I'm a big believer in learning-by-doing, so in the face-to-face video classes I've taught, I have a few custom projects I give that I think are very valuable. (The online classes I teach are usually more regimented in syllabus and lessons -- they are also good classes, but the course material is more locked-in and there isn't time for this type of assignment.)
The project almost everyone learns a good deal from involves cutting a chase sequence. It sounds like the easiest thing in the world, but it really gets people engaged in understanding the connection between editing and understanding -- the fact that every editing choice should be based in a deep understanding of how we comprehend what we see.
The actual project is much more direct: the goal is usually a 90-second chase video. There is some type of scenario set up -- for example, an action that motivates the chase or just the appearance of the characters -- then a chase begins.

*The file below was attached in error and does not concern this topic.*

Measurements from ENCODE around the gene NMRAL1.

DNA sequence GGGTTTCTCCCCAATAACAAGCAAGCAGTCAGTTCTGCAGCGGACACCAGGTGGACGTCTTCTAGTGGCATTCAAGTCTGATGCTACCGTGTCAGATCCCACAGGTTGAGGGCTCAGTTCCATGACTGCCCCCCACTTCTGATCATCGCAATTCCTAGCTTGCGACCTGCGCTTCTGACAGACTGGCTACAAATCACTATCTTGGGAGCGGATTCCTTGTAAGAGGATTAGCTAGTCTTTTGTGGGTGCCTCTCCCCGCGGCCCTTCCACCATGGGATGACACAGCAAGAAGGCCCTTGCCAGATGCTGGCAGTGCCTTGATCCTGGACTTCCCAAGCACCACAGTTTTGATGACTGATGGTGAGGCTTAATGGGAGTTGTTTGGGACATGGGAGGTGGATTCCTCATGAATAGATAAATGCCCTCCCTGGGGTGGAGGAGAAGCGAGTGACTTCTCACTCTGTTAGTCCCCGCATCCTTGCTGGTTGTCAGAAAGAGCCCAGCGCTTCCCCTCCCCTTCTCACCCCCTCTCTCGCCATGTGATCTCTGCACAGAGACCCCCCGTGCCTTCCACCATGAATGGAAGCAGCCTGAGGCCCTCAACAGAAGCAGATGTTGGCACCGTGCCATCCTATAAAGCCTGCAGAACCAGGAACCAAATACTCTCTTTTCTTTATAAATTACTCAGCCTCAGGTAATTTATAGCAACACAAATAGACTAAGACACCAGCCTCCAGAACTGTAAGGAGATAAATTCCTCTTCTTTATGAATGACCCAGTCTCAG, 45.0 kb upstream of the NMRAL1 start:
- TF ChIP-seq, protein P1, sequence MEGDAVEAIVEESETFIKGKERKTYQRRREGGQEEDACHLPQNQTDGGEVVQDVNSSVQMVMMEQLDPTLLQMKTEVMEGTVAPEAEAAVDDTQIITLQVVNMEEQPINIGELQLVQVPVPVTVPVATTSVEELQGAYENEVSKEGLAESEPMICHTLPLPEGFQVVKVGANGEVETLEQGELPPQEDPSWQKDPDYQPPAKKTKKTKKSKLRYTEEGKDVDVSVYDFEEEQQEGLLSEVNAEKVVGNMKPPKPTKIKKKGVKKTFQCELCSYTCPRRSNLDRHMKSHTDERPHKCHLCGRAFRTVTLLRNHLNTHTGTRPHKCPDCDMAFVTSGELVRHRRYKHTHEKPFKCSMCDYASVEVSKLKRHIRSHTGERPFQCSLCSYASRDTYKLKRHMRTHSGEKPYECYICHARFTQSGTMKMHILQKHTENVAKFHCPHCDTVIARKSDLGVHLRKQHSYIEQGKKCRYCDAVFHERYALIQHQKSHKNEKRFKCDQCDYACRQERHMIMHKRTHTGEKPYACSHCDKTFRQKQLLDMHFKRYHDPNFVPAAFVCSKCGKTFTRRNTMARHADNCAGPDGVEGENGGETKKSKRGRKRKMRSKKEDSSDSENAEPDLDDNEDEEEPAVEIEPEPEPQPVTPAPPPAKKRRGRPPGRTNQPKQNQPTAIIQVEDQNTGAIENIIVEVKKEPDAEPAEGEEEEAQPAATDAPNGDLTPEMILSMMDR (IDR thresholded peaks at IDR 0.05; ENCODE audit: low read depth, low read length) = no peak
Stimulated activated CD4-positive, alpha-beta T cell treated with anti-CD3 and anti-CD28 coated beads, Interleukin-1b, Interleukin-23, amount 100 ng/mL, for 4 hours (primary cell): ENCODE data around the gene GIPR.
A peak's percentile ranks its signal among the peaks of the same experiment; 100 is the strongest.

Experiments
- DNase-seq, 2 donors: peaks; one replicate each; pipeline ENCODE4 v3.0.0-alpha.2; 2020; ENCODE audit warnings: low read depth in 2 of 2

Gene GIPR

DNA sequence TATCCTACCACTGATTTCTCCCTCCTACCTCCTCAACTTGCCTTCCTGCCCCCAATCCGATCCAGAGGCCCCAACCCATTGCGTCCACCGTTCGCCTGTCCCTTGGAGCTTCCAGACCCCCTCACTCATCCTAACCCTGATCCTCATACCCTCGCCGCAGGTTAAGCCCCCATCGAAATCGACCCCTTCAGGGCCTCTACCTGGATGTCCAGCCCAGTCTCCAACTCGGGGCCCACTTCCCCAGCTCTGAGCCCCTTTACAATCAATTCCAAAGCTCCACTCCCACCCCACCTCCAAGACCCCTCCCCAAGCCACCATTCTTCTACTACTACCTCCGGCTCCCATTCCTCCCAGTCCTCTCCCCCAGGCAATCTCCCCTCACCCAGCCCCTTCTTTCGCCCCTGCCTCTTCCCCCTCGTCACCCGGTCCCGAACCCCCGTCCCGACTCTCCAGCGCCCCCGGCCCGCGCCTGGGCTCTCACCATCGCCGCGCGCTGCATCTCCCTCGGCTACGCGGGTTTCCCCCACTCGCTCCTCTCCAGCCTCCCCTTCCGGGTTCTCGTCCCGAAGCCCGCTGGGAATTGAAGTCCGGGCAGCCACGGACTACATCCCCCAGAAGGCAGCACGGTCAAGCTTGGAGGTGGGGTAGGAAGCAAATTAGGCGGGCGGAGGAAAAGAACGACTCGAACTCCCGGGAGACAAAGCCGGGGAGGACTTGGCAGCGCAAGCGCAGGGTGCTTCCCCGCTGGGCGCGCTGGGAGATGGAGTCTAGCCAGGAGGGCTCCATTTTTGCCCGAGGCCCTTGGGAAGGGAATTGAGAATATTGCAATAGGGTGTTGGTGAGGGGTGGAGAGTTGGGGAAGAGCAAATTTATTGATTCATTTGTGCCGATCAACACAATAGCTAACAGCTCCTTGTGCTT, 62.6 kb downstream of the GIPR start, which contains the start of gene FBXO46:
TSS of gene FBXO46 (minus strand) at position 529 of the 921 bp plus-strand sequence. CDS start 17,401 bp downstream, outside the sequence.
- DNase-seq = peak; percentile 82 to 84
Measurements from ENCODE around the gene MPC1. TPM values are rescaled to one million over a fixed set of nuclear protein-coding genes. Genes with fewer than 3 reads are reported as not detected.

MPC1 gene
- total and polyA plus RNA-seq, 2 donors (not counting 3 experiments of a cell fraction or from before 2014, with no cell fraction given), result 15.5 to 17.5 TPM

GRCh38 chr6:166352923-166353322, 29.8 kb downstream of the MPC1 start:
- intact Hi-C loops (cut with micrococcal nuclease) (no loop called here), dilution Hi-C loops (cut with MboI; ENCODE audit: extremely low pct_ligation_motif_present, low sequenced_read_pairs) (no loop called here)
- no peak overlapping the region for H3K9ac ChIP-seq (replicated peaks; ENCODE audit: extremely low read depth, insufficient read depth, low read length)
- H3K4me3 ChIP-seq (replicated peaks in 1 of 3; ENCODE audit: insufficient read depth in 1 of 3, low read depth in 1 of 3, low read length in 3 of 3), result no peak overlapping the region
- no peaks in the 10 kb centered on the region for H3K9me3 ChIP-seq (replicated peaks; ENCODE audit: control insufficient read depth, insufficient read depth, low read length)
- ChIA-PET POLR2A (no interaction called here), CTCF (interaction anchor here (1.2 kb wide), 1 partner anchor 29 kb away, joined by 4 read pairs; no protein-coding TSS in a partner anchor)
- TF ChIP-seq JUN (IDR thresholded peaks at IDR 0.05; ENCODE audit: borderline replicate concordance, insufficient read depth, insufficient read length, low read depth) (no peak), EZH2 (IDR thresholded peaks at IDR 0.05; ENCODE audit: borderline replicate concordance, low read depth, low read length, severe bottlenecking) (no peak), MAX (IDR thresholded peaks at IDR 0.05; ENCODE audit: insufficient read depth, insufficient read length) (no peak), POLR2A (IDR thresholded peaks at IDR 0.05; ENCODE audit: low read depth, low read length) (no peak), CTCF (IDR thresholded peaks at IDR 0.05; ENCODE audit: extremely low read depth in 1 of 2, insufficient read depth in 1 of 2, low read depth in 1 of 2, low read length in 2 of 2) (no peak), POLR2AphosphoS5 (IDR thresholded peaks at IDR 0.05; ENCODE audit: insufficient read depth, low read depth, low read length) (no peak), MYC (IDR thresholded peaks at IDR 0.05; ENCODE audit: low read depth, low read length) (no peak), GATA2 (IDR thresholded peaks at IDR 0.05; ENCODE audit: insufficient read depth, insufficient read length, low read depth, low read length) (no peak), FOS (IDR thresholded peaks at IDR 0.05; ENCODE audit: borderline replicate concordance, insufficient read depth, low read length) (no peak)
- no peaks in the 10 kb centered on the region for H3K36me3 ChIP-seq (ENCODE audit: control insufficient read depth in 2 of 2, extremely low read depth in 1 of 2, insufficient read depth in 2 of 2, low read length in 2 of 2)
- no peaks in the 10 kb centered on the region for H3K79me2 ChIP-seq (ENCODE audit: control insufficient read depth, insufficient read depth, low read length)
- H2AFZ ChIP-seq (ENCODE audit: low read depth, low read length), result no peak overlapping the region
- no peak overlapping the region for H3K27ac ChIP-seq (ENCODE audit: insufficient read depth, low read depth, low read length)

That really sounds like the dumbest possible scenario, but here's how we proceed: we start by watching scenes from a range of chase films and trying to understand the visual systems at work in those. For example:
In the midst of that immersion, we start to get the traditional techniques. For example:
Use a landmark, so when we show one character go past it and later another we will have a sense of how far apart they are.
Frame a shot with the escapee and the pursuer together so that one is perceived to be gaining on or receding from the other.
Build up a language of looking out of the frame and then revealing a point-of-view shot. This lets us use reactions from the character in the chase language.
Use a directional language, based on screen motion left-to-right or right-to-left, then develop a technique for "turning around" the screen motion when needed.
Find ways of using shots that communicate speed -- for example, a camera close to the road.
From what they've learned, each small team of students (usually four works well) storyboards their own chase, and then they tape it.
Generally, the basics go very easily (and it can be quite rewarding to see these come together) but for almost every project an interesting thing happens: there is almost always one point where something went wrong, and a crucial shot can't be used or just won't work. Having to solve this problem -- which can range from easy to very tough -- brings out some serious thinking about editing and how to reconsider / rethink a project in the last stages of the process.